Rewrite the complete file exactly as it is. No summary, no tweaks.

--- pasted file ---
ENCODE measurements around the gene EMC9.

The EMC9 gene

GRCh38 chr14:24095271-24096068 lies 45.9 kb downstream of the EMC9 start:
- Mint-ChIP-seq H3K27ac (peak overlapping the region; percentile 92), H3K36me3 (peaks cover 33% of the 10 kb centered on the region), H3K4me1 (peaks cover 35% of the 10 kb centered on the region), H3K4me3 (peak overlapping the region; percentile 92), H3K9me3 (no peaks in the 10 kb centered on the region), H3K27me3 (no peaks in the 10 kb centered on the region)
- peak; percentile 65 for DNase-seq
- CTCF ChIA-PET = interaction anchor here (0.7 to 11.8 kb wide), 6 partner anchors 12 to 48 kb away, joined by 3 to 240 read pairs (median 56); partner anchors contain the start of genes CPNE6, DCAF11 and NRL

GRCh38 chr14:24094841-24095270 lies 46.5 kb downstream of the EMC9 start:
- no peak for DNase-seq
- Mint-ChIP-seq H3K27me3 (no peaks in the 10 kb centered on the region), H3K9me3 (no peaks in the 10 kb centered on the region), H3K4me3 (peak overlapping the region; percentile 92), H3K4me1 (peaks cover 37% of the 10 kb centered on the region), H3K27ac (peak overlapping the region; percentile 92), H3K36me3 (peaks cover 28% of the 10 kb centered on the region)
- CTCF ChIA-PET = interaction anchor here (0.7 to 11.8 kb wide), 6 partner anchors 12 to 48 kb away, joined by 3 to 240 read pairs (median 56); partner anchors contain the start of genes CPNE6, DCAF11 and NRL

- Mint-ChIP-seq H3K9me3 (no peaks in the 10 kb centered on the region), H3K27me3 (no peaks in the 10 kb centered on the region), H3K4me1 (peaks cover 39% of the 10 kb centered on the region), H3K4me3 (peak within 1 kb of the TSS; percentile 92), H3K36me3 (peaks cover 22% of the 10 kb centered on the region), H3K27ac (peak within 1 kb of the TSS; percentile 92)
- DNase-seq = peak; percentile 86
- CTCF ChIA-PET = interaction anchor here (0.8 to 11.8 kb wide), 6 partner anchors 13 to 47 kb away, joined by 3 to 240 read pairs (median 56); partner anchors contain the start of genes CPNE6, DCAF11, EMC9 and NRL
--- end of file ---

ENCODE measurements around the gene EMC9.

The EMC9 gene

GRCh38 chr14:24095271-24096068 lies 45.9 kb downstream of the EMC9 start:
- Mint-ChIP-seq H3K27ac (peak overlapping the region; percentile 92), H3K36me3 (peaks cover 33% of the 10 kb centered on the region), H3K4me1 (peaks cover 35% of the 10 kb centered on the region), H3K4me3 (peak overlapping the region; percentile 92), H3K9me3 (no peaks in the 10 kb centered on the region), H3K27me3 (no peaks in the 10 kb centered on the region)
- peak; percentile 65 for DNase-seq
- CTCF ChIA-PET = interaction anchor here (0.7 to 11.8 kb wide), 6 partner anchors 12 to 48 kb away, joined by 3 to 240 read pairs (median 56); partner anchors contain the start of genes CPNE6, DCAF11 and NRL

GRCh38 chr14:24094841-24095270 lies 46.5 kb downstream of the EMC9 start:
- no peak for DNase-seq
- Mint-ChIP-seq H3K27me3 (no peaks in the 10 kb centered on the region), H3K9me3 (no peaks in the 10 kb centered on the region), H3K4me3 (peak overlapping the region; percentile 92), H3K4me1 (peaks cover 37% of the 10 kb centered on the region), H3K27ac (peak overlapping the region; percentile 92), H3K36me3 (peaks cover 28% of the 10 kb centered on the region)
- CTCF ChIA-PET = interaction anchor here (0.7 to 11.8 kb wide), 6 partner anchors 12 to 48 kb away, joined by 3 to 240 read pairs (median 56); partner anchors contain the start of genes CPNE6, DCAF11 and NRL

- Mint-ChIP-seq H3K9me3 (no peaks in the 10 kb centered on the region), H3K27me3 (no peaks in the 10 kb centered on the region), H3K4me1 (peaks cover 39% of the 10 kb centered on the region), H3K4me3 (peak within 1 kb of the TSS; percentile 92), H3K36me3 (peaks cover 22% of the 10 kb centered on the region), H3K27ac (peak within 1 kb of the TSS; percentile 92)
- DNase-seq = peak; percentile 86
- CTCF ChIA-PET = interaction anchor here (0.8 to 11.8 kb wide), 6 partner anchors 13 to 47 kb away, joined by 3 to 240 read pairs (median 56); partner anchors contain the start of genes CPNE6, DCAF11, EMC9 and NRL